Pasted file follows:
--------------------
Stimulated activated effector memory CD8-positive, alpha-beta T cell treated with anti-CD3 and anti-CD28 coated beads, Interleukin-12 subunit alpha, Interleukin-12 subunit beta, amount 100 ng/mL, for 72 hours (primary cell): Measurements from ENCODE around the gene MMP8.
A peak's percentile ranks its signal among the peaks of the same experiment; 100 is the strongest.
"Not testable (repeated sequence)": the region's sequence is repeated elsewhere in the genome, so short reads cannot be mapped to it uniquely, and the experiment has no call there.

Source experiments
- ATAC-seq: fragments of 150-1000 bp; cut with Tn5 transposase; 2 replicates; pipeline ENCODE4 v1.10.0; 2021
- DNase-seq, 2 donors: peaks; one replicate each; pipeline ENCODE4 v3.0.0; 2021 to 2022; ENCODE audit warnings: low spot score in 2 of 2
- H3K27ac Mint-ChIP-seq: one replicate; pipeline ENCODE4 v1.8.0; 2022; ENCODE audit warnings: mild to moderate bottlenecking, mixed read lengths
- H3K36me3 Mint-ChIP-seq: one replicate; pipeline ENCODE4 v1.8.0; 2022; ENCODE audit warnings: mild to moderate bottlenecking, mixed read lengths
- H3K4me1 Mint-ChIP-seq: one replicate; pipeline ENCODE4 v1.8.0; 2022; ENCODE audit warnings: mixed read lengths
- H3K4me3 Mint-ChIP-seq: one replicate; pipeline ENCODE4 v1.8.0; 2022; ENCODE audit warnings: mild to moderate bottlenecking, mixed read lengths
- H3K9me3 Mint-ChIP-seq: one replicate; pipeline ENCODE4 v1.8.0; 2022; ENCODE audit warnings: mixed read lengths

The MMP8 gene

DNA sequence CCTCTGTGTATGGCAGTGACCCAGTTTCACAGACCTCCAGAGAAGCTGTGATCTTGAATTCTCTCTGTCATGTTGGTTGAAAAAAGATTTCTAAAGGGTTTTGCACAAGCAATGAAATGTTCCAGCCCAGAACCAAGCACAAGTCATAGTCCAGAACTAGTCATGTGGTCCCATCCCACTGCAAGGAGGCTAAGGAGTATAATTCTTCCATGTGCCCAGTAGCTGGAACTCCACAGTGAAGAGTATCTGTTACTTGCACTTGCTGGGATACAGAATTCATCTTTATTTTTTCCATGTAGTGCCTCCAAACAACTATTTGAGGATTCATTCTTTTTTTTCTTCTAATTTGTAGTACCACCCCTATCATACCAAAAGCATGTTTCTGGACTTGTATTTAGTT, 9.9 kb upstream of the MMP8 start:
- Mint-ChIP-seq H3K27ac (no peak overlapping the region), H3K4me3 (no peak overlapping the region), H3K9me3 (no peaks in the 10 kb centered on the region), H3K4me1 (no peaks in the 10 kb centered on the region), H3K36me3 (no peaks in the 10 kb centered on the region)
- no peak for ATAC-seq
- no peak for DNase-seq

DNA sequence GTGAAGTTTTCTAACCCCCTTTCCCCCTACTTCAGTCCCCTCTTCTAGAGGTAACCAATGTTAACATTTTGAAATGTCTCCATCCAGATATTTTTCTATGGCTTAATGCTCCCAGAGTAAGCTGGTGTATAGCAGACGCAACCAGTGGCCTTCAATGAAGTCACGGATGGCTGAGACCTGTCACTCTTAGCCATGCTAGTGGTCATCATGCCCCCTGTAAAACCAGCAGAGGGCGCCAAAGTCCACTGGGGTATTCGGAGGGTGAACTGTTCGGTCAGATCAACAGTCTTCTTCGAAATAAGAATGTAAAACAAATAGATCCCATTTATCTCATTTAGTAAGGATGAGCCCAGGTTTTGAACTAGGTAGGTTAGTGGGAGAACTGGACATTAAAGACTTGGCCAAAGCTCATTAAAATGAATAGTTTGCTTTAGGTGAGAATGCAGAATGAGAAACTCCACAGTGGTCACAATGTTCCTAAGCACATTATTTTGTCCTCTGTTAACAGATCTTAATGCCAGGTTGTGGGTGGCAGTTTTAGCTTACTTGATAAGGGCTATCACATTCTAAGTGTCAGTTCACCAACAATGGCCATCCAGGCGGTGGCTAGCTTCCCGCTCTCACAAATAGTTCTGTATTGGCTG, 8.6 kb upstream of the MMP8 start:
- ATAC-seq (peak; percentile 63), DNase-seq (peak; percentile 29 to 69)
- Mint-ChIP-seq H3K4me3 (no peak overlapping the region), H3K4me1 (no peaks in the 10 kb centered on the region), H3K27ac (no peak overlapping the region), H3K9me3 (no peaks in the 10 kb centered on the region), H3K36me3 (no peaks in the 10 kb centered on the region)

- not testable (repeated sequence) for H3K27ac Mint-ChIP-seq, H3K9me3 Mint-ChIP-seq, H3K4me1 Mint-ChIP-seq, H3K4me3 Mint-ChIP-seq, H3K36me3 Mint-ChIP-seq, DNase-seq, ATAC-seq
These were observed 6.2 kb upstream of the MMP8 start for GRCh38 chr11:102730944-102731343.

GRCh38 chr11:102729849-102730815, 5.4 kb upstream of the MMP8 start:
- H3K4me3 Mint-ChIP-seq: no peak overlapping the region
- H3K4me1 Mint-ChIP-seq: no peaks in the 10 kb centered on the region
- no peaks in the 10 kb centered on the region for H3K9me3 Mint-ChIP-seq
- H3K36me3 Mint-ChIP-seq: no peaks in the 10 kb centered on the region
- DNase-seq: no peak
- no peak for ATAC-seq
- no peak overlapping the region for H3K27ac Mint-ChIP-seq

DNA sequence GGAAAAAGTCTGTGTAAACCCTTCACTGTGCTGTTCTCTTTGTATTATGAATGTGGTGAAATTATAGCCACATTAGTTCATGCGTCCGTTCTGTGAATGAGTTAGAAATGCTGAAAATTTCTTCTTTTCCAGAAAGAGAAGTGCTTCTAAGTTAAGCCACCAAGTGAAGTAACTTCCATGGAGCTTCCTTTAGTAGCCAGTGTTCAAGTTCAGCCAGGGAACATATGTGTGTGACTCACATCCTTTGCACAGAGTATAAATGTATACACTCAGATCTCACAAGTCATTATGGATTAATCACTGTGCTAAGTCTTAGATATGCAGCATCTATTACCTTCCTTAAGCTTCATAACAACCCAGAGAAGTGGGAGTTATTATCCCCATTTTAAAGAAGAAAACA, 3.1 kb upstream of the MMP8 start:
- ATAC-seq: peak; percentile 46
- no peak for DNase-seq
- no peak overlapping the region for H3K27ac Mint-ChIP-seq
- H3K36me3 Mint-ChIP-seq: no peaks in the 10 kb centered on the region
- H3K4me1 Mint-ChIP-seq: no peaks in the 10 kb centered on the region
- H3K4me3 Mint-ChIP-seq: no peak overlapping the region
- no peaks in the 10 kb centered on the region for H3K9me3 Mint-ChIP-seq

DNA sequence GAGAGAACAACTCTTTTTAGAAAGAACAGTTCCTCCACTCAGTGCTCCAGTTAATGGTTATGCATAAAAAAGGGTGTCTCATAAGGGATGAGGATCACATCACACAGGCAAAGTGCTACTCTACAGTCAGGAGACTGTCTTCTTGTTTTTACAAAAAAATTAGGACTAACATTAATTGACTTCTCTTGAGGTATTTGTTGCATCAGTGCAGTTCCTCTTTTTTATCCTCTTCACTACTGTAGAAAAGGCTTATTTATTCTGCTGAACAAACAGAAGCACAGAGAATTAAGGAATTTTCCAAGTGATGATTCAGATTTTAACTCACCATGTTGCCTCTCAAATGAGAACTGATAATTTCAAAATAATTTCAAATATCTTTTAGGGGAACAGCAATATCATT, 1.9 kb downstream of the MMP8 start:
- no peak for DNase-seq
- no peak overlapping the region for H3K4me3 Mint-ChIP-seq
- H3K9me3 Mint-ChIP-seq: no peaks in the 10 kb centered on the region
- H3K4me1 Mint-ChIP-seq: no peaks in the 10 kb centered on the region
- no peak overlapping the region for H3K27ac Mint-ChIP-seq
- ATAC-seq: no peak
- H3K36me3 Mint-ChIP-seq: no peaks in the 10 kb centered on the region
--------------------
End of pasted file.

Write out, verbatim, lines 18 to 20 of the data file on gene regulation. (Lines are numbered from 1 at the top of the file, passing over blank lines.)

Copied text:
- ATAC-seq (peak; percentile 63), DNase-seq (peak; percentile 29 to 69)
- Mint-ChIP-seq H3K4me3 (no peak overlapping the region), H3K4me1 (no peaks in the 10 kb centered on the region), H3K27ac (no peak overlapping the region), H3K9me3 (no peaks in the 10 kb centered on the region), H3K36me3 (no peaks in the 10 kb centered on the region)

- not testable (repeated sequence) for H3K27ac Mint-ChIP-seq, H3K9me3 Mint-ChIP-seq, H3K4me1 Mint-ChIP-seq, H3K4me3 Mint-ChIP-seq, H3K36me3 Mint-ChIP-seq, DNase-seq, ATAC-seq